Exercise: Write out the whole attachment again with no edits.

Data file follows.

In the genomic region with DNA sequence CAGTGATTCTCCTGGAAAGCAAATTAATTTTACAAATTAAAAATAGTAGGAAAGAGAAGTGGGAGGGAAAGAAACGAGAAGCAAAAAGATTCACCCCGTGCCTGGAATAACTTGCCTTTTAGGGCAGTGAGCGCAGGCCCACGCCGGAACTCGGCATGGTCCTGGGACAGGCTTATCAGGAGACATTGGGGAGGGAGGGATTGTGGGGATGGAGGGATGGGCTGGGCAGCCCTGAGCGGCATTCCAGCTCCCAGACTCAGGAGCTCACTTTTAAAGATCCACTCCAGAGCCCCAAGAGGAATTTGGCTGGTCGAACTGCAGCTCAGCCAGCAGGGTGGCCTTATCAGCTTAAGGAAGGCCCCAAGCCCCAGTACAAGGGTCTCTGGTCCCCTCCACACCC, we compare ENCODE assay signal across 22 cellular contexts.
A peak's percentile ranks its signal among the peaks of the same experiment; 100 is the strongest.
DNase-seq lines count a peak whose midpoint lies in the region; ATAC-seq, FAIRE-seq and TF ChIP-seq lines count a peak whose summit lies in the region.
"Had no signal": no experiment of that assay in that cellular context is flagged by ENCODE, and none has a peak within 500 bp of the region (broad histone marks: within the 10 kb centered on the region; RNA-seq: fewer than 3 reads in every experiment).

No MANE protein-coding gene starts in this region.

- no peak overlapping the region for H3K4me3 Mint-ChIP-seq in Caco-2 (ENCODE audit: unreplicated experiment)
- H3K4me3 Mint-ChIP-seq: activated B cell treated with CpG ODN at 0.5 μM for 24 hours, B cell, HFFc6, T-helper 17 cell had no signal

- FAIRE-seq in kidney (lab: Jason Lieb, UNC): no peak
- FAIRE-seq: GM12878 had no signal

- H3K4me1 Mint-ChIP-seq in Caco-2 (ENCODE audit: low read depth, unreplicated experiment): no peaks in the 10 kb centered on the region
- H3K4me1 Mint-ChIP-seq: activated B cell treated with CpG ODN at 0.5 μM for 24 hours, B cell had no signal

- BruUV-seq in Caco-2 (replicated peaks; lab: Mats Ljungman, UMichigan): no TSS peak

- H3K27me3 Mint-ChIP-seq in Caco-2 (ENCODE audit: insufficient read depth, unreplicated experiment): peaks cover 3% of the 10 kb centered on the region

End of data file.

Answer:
In the genomic region with DNA sequence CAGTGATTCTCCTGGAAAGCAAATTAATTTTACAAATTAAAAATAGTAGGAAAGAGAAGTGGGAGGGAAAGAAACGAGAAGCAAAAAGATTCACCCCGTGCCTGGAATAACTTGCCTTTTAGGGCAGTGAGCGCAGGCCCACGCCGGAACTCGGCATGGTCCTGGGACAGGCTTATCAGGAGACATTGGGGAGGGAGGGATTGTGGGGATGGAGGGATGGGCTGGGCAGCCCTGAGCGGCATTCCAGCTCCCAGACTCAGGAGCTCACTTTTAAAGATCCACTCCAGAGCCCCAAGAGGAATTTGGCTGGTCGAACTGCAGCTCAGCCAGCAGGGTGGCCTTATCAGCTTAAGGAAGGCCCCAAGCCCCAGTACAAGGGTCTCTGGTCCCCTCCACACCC, we compare ENCODE assay signal across 22 cellular contexts.
A peak's percentile ranks its signal among the peaks of the same experiment; 100 is the strongest.
DNase-seq lines count a peak whose midpoint lies in the region; ATAC-seq, FAIRE-seq and TF ChIP-seq lines count a peak whose summit lies in the region.
"Had no signal": no experiment of that assay in that cellular context is flagged by ENCODE, and none has a peak within 500 bp of the region (broad histone marks: within the 10 kb centered on the region; RNA-seq: fewer than 3 reads in every experiment).

No MANE protein-coding gene starts in this region.

- no peak overlapping the region for H3K4me3 Mint-ChIP-seq in Caco-2 (ENCODE audit: unreplicated experiment)
- H3K4me3 Mint-ChIP-seq: activated B cell treated with CpG ODN at 0.5 μM for 24 hours, B cell, HFFc6, T-helper 17 cell had no signal

- FAIRE-seq in kidney (lab: Jason Lieb, UNC): no peak
- FAIRE-seq: GM12878 had no signal

- H3K4me1 Mint-ChIP-seq in Caco-2 (ENCODE audit: low read depth, unreplicated experiment): no peaks in the 10 kb centered on the region
- H3K4me1 Mint-ChIP-seq: activated B cell treated with CpG ODN at 0.5 μM for 24 hours, B cell had no signal

- BruUV-seq in Caco-2 (replicated peaks; lab: Mats Ljungman, UMichigan): no TSS peak

- H3K27me3 Mint-ChIP-seq in Caco-2 (ENCODE audit: insufficient read depth, unreplicated experiment): peaks cover 3% of the 10 kb centered on the region